Mitts are popping again in Couch Park.
Wednesday is the middle of a three-day Stillwater Public School softball bootcamp. Players who made the junior varsity and varsity teams rolled their bat bags to the shady spot behind the home dugout to officially begin preparing for the season.
It is the first official team softball event since workouts in the spring. Senior shortstop Cash Herber said it just felt good to be back.
Stillwater softball coach Karie Linsenmeyer said the goal of the boot camp is to practice “program things.”
“Right now, we’re doing infield, things that we worked on yesterday that I as a coach would like to see everybody doing correctly,” Linsenmeyer said. “Just the mechanics, from prep steps from glove work.”
Players practiced hitting their cut off and relaying throws into home plate. Linsenmeyer emphasized details like swiping a tag on the base to simulate a sliding runner and receiving a relay throw in a straight line to the catcher.
Baserunning and similar physically draining drills are coupled with a different type of practice. Linsenmeyer said later in the camp the team would review more complicated defensive sets similar to a basketball or football team practicing plays.
The camp had an interesting look as sixth graders shared a field with seniors on the varsity team. There was competition, as younger players tried to prove they belong on the same field as more experienced players. There was also mentoring, as older players perfected flawed technique and sent encouraging chirps from the dugout.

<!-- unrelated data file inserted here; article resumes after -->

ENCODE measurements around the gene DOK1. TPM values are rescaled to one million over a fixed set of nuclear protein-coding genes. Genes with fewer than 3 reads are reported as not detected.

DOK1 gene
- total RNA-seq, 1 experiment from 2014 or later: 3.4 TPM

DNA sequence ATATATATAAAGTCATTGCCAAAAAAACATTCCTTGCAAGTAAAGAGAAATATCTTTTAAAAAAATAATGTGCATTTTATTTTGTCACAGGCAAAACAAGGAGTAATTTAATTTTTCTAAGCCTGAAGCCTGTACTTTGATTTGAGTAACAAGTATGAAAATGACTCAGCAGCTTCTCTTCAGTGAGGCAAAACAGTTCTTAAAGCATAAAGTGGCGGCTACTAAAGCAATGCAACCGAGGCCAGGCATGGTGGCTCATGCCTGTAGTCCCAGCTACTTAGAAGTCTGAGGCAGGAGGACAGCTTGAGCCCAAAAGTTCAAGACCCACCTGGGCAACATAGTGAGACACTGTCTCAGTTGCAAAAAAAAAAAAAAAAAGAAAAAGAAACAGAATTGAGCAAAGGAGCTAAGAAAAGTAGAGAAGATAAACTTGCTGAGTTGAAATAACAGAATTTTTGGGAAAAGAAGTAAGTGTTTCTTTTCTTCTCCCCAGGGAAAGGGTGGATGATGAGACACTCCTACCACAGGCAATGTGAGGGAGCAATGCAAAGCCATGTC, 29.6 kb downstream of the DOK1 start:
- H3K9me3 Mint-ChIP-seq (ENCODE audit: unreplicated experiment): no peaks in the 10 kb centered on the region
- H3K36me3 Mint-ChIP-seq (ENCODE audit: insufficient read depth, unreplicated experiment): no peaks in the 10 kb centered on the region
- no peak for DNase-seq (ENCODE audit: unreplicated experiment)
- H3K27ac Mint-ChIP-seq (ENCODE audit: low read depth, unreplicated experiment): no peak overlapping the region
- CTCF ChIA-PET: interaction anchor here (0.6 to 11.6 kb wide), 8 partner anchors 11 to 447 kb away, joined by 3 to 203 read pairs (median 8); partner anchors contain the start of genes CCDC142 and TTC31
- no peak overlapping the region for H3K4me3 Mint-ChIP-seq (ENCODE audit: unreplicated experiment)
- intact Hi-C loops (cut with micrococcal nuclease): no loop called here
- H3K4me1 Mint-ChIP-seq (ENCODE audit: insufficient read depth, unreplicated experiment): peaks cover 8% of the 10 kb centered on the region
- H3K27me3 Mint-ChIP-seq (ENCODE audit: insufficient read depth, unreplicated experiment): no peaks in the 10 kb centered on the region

“I think it’s good for both of them,” Linsenmeyer said. “I think it’s good for the older girls. If you can learn how to teach a skill, you’re going to be better at that skill, I truly believe that.”
Herber, who gives softball lessons to younger girls, said the interaction with junior varsity players helps everyone involved.
“It makes us better because it helps us think about it more because we just do it so we’re so used to it, but explaining it to someone we think of stuff we’ve never thought of,” Herber said.
Herber will be one of the Lady Pioneers helping the varsity team find a new identity this season. Stillwater lost a large chunk of the production that fueled a run in the state championship bracket last season.
Catcher Sydney McGlaughlin and pitcher Makenzi Swick both signed to play collegiately at Missouri State. Swick is the SHS all-time strikeout leader with 524, surpassing the 402 mark Amber Annis set 21 years ago.
SHS also lost Lyric Perry, who is playing at Navarro College in Corsicana, Texas. She tied the Lady Pioneer single-season home run record with 16 blasts. Perry shares the record with Julia Cottrill.
Linsenmeyer said the Lady Pioneers will have to adapt and become a faster offense.
“We’re going to be young in some key spots … I don’t think we’re going to have the offense that we had so I think we’re going to have to be a different offense,” Linsenmeyer said.
Herber said showing up to a team practice without the usual suspects in the SHS lineup is a bit nerve-racking.
Boot camp can help the Lady Pioneers loose some nerves and find a new identity.
“We have to find a way to make our own identity because I don’t think that we’re going to be anything close to the style of play that we were last year,” Linsenmeyer said. “We’re going to have to just make our own path.”